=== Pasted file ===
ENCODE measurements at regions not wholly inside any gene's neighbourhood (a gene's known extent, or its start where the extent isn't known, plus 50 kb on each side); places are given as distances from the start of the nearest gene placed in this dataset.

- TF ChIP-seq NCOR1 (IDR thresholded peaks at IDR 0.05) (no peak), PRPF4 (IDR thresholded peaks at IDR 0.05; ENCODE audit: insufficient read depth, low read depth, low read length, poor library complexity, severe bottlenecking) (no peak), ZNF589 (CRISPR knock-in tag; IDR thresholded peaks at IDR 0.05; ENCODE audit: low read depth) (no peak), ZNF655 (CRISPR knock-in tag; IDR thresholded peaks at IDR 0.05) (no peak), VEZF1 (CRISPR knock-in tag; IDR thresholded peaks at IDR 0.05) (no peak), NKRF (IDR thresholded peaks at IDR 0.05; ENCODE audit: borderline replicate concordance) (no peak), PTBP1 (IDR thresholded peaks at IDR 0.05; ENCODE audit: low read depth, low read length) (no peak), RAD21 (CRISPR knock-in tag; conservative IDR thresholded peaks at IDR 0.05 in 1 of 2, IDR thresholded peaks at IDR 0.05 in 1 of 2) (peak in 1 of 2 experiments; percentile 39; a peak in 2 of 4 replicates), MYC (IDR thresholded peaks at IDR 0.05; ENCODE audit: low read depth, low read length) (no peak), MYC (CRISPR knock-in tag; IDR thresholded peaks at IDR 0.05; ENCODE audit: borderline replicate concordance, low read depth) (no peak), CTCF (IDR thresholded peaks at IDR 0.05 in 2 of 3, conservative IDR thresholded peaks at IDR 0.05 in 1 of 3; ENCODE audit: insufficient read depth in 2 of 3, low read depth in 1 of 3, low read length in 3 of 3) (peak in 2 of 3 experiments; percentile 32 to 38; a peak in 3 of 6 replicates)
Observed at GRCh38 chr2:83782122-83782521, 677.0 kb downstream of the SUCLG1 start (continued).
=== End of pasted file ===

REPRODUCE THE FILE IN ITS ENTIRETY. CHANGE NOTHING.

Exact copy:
ENCODE measurements at regions not wholly inside any gene's neighbourhood (a gene's known extent, or its start where the extent isn't known, plus 50 kb on each side); places are given as distances from the start of the nearest gene placed in this dataset.

- TF ChIP-seq NCOR1 (IDR thresholded peaks at IDR 0.05) (no peak), PRPF4 (IDR thresholded peaks at IDR 0.05; ENCODE audit: insufficient read depth, low read depth, low read length, poor library complexity, severe bottlenecking) (no peak), ZNF589 (CRISPR knock-in tag; IDR thresholded peaks at IDR 0.05; ENCODE audit: low read depth) (no peak), ZNF655 (CRISPR knock-in tag; IDR thresholded peaks at IDR 0.05) (no peak), VEZF1 (CRISPR knock-in tag; IDR thresholded peaks at IDR 0.05) (no peak), NKRF (IDR thresholded peaks at IDR 0.05; ENCODE audit: borderline replicate concordance) (no peak), PTBP1 (IDR thresholded peaks at IDR 0.05; ENCODE audit: low read depth, low read length) (no peak), RAD21 (CRISPR knock-in tag; conservative IDR thresholded peaks at IDR 0.05 in 1 of 2, IDR thresholded peaks at IDR 0.05 in 1 of 2) (peak in 1 of 2 experiments; percentile 39; a peak in 2 of 4 replicates), MYC (IDR thresholded peaks at IDR 0.05; ENCODE audit: low read depth, low read length) (no peak), MYC (CRISPR knock-in tag; IDR thresholded peaks at IDR 0.05; ENCODE audit: borderline replicate concordance, low read depth) (no peak), CTCF (IDR thresholded peaks at IDR 0.05 in 2 of 3, conservative IDR thresholded peaks at IDR 0.05 in 1 of 3; ENCODE audit: insufficient read depth in 2 of 3, low read depth in 1 of 3, low read length in 3 of 3) (peak in 2 of 3 experiments; percentile 32 to 38; a peak in 3 of 6 replicates)
Observed at GRCh38 chr2:83782122-83782521, 677.0 kb downstream of the SUCLG1 start (continued).